517 F2d 710 United States v. Smith
517 F.2d 710
UNITED STATES of America, Plaintiff-Appellee,
Dora SMITH, Defendant-Appellant.
United States Court of Appeals,
Aug. 15, 1975.
William F. Alexander, Joseph Montemayor, Dallas, Tex., for defendant-appellant.
Frank D. McCown, U. S. Atty., Ft. Worth, Tex., Judith A. Shepherd, Asst. U. S. Atty., Dallas, Tex., for plaintiff-appellee.
Appeal from the United States District Court for the Northern District of Texas.
Before GEWIN, GOLDBERG and DYER, Circuit Judges.
This is an appeal from Dora Smith's jury conviction for being an accessory after the fact by knowingly receiving proceeds of a bank robbery, exchanging the money into bills of a large denomination, and concealing the money, for the purpose of hindering and preventing the apprehension and the prosecution of the robbers in violation of 18 U.S.C.A. § 3. Only one point of error is raised, i. e., that the trial court erred in denying Smith's motion for mistrial made on account of an unresponsive hearsay answer of Mary Lopez, the chief government witness. We affirm.
Dora Smith was the wife of one of the three bank robbers and was fully implicated by the testimony of Lopez. On cross-examination Lopez was closely questioned with reference to her motive for testifying against Smith, extra-marital relationships, arrest record, and the reason she waited for one and a half years following the robbery, when she was arrested on a state charge, to tell her story to the police. On re-direct, after Lopez denied that she hated Smith, the following took place:
"Q. Could you tell the ladies and gentlemen of the jury here going into this conversation that you had with Sgt. Hurd (a police officer) and with Mr. Gee (of the F.B.I.) that he has gone into, now
Would you tell the ladies and gentlemen of the jury why you are testifying against the Smith brothers and Frank Patman and "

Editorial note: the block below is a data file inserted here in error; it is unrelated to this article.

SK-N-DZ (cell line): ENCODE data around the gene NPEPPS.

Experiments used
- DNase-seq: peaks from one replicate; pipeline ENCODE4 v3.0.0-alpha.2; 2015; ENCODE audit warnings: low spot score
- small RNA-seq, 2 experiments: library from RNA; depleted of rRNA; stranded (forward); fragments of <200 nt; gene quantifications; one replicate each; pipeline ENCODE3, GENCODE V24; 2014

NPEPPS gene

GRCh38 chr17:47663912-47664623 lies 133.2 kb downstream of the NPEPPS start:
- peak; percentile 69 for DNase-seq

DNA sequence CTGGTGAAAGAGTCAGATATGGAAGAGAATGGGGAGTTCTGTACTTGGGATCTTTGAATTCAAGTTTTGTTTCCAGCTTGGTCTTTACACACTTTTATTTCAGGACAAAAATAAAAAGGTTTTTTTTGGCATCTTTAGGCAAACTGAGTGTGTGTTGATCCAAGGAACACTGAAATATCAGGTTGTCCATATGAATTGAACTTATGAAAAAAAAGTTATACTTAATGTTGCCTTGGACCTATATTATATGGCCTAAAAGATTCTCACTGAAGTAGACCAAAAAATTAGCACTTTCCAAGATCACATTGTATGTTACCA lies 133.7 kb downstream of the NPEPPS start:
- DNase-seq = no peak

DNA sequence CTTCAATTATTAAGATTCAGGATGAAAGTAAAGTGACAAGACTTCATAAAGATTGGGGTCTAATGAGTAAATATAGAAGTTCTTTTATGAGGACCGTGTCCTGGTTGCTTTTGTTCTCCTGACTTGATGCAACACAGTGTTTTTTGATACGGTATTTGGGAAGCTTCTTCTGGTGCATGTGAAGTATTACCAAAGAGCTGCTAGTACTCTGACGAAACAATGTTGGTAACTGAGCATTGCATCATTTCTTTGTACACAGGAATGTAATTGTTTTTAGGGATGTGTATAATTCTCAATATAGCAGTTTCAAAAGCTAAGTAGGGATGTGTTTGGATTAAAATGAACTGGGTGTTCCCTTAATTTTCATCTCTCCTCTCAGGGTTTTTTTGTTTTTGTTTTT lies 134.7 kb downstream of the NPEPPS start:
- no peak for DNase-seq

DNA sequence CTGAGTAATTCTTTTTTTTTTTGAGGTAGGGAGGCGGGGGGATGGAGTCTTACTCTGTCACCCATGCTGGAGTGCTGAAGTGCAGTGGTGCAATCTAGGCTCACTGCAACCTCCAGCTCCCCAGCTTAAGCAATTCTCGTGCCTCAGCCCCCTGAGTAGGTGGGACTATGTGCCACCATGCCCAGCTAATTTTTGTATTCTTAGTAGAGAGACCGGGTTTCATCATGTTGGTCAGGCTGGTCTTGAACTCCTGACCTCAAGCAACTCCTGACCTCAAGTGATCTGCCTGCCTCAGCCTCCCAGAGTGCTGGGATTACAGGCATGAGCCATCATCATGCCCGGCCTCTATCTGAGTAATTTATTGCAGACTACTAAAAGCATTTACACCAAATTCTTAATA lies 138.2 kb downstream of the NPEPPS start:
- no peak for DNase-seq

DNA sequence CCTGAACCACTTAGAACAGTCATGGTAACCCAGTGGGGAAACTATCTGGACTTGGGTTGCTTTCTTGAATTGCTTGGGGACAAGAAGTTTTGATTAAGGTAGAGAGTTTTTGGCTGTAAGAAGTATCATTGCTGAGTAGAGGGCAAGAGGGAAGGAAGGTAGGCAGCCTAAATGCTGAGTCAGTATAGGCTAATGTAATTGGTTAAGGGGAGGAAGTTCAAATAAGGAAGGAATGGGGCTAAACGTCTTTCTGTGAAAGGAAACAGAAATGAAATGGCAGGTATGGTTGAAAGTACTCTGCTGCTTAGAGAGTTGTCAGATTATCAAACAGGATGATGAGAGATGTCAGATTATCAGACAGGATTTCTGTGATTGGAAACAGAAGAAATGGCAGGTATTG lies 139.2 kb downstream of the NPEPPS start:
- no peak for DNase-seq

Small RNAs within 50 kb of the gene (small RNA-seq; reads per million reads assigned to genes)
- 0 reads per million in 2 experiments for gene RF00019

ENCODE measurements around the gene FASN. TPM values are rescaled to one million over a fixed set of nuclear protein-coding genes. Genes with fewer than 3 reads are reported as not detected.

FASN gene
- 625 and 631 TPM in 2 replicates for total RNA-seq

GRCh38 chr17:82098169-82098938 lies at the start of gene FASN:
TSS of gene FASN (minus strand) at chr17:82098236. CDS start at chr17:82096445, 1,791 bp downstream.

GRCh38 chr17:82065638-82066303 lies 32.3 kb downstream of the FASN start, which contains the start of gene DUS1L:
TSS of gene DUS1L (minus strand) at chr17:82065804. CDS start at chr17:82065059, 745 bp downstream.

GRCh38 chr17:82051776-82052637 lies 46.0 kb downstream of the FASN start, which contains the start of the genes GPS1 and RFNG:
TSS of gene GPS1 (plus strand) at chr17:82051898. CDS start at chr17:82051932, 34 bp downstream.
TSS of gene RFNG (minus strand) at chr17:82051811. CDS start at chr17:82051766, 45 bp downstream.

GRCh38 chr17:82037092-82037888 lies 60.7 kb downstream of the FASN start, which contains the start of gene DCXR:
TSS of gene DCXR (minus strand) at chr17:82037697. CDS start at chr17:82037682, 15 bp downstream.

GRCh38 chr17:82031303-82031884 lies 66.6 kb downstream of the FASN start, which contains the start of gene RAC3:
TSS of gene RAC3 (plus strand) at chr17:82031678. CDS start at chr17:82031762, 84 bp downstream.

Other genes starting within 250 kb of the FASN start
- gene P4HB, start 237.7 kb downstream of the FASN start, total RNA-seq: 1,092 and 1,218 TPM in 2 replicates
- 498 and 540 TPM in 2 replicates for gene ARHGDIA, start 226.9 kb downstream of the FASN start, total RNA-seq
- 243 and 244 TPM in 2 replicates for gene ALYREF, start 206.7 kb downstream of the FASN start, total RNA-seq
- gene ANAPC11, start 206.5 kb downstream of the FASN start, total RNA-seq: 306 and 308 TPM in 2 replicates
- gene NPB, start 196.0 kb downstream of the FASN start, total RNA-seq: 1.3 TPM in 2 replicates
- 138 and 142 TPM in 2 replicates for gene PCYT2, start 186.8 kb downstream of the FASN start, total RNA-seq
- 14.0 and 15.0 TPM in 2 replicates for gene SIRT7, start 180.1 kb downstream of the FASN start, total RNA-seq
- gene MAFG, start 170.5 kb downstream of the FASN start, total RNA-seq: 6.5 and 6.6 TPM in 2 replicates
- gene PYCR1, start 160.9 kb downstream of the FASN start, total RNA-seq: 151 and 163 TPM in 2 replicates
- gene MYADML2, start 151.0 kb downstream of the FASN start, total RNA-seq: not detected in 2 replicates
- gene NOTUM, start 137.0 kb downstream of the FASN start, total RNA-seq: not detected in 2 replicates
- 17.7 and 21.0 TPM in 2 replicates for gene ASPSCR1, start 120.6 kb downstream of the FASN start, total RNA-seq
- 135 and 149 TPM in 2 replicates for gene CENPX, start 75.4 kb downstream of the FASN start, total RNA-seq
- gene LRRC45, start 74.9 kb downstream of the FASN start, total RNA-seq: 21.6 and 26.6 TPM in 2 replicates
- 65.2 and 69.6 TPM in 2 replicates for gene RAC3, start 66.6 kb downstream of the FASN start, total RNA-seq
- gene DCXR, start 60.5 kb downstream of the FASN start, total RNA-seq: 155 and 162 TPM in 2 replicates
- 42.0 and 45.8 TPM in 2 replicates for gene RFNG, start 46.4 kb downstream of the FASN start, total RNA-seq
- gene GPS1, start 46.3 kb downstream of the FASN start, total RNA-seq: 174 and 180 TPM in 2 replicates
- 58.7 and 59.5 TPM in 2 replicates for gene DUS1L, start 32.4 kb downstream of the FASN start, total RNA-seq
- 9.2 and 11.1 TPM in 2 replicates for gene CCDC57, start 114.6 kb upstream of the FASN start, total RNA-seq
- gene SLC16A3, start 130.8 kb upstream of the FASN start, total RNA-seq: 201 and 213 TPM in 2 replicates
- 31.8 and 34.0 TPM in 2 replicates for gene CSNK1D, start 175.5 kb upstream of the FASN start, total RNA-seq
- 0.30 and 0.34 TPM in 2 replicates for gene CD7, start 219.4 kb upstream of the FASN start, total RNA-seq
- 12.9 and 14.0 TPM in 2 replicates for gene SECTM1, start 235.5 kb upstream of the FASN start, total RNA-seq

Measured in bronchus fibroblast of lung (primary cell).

Objection was made by defense counsel that this called for an exculpatory, self-serving hearsay answer. The objection was overruled. The prosecutor then asked:
"Q. Could you tell us why?
A. Sgt. Hurd had told me that he believed they had shot a man "
Upon objection the court said, "I am going to sustain the objection and instruct the jury to disregard that statement for all purposes in this trial. You are not to consider that nor base any verdict upon that statement, Ladies and Gentlemen. I am going to sustain the objection to that line of questioning and, Ladies and Gentlemen, I am going to instruct you again that you are not to base any verdict on that statement made by the witness and you are not to consider that statement for any purpose at all."
Defense counsel moved for a mistrial which was denied. Under the circumstances we think the trial court exercised sound discretion in the action it took. United States v. Pritchard, 5 Cir. 1969, 417 F.2d 327. As a general rule we have stated that evidence withdrawn from the jury with a direction by the court that it is to be disregarded may not be the basis of reversible error. United States v. Troise, 5 Cir. 1973, 483 F.2d 615, cert. denied, 414 U.S. 1066, 94 S.Ct. 574, 38 L.Ed.2d 471; United States v. Kidd, 5 Cir. 1971, 446 F.2d 1385; Hill v. United States, 5 Cir. 1966, 363 F.2d 176; Conner v. United States, 5 Cir. 1963, 322 F.2d 647, cert. denied, 1964, 377 U.S. 907, 84 S.Ct. 1167, 12 L.Ed.2d 178. Only in cases where the remark is so highly prejudicial as to be incurable by the trial court's admonition is the instruction considered insufficient. This is not such a case. A careful review of the totality of the evidence convinces us that the unresponsive answer of Lopez did not have such a prejudicial effect on the mind of the jury that it could not and was not totally cured by the court's cautionary instruction. The evidence against Smith was easily sufficient to support the jury verdict.